As with all gardens, the impact of the plantings in the borders at Glyndebourne is made up of hundreds of small plant associations. The way that one plant looks next to another creates a little picture that links with other plant groups.
When choosing plants that might look good together there are many things to ponder. Colour is often the first consideration but flower shape, foliage texture and the plants’ habit all play a part. Plants with the same colour or habit will usually look good growing together, as in the blue border at Glyndebourne.
Good companions are not always those with
the same qualities though: sometimes opposites make bold statements. The wave of box domes in the terrace borders, for example, is interrupted by the spikes of Allium sphaerocephalon, which in turn echo the the spires of Eremurus himalaicus. At the end of the same border, an acid yellow Euphorbia and a magenta Bergenia (both colours that can be difficult to place) grow together to make a zingy and refreshing sight.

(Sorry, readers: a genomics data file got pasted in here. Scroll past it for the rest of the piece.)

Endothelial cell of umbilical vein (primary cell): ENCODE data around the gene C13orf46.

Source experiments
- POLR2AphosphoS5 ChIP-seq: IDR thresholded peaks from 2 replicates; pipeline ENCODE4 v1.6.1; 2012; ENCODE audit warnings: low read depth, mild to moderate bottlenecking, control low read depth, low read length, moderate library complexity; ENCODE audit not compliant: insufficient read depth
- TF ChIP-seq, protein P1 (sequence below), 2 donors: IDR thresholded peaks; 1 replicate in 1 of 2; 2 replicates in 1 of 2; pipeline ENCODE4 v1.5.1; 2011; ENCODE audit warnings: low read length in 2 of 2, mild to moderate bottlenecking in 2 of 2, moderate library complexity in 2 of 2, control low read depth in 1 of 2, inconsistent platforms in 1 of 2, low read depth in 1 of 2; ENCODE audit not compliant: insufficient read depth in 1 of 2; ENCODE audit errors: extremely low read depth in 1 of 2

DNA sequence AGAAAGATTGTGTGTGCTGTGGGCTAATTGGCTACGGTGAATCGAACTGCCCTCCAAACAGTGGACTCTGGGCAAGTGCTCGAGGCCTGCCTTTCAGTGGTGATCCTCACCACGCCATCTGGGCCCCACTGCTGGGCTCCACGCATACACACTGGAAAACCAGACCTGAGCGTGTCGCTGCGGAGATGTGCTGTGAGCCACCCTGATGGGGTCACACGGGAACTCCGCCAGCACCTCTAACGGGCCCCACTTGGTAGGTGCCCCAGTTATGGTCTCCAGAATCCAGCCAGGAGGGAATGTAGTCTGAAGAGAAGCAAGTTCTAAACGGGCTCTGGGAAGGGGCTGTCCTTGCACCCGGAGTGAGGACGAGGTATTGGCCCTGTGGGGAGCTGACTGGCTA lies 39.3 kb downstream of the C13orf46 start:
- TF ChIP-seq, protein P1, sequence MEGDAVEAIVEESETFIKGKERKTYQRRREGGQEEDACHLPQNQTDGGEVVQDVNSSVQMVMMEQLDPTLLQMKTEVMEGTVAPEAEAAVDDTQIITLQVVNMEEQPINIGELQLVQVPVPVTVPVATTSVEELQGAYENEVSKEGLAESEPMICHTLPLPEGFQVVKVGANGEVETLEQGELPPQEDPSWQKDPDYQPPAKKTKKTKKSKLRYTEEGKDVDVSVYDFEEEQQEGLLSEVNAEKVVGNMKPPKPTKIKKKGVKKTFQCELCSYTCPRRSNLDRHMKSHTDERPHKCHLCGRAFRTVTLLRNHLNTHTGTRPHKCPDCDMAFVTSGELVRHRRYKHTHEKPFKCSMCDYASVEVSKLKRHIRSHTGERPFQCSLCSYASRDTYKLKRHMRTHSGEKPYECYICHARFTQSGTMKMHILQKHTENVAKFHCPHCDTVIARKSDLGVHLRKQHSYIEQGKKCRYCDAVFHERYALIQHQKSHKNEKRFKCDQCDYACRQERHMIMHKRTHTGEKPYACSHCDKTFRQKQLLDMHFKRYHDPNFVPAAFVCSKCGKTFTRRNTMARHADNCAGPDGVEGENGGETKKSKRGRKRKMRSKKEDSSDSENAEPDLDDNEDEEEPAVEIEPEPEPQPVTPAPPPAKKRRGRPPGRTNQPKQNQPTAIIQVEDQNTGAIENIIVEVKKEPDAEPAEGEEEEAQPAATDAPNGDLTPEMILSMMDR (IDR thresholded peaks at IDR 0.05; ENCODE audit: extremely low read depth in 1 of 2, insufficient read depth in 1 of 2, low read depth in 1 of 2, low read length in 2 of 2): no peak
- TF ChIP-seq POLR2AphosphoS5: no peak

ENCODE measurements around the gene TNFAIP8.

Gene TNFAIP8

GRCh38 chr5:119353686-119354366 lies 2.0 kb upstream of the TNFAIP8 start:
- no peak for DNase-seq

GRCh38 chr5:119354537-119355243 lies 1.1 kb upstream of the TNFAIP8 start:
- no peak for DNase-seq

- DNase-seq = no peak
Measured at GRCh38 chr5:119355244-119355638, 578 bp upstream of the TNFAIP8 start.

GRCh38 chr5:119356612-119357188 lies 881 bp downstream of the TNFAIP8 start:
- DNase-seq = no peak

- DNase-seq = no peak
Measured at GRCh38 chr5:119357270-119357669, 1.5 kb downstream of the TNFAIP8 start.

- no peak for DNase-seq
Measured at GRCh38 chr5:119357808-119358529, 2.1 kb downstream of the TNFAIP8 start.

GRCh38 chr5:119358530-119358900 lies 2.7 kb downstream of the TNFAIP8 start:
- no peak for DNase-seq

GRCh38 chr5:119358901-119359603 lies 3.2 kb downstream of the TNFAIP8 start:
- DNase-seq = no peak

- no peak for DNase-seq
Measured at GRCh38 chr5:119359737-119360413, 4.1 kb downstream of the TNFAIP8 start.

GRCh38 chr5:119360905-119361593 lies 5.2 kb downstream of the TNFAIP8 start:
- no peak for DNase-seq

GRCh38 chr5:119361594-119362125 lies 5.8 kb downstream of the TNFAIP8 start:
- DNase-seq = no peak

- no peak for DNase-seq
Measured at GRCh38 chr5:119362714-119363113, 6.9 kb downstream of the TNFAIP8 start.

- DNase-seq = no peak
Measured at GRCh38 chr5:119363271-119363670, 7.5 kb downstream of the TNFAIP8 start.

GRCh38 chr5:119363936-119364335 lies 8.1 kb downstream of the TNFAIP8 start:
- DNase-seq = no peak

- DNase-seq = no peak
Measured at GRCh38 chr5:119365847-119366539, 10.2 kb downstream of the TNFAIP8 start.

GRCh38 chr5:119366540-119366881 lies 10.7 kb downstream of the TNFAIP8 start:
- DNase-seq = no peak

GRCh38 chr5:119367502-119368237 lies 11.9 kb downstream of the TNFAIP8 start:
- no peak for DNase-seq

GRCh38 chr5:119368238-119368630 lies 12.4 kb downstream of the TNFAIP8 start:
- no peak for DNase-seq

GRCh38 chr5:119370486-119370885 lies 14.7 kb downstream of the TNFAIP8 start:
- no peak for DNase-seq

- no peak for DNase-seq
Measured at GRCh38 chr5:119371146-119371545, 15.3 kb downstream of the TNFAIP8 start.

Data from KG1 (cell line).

When considering which plants to put together we often pick a few flowers to see what they look like when held closely together.
Of course, the best laid plans of gardeners will always go awry. The early flowering of one plant, coupled with the sulking flowers of another means that what was a perfect match one year may look dull the following. The disappointments are made up for by those serendipitous unplanned flowerings that sing out far more loudly than anything carefully considered and constructed. Sometimes nature has the better eye.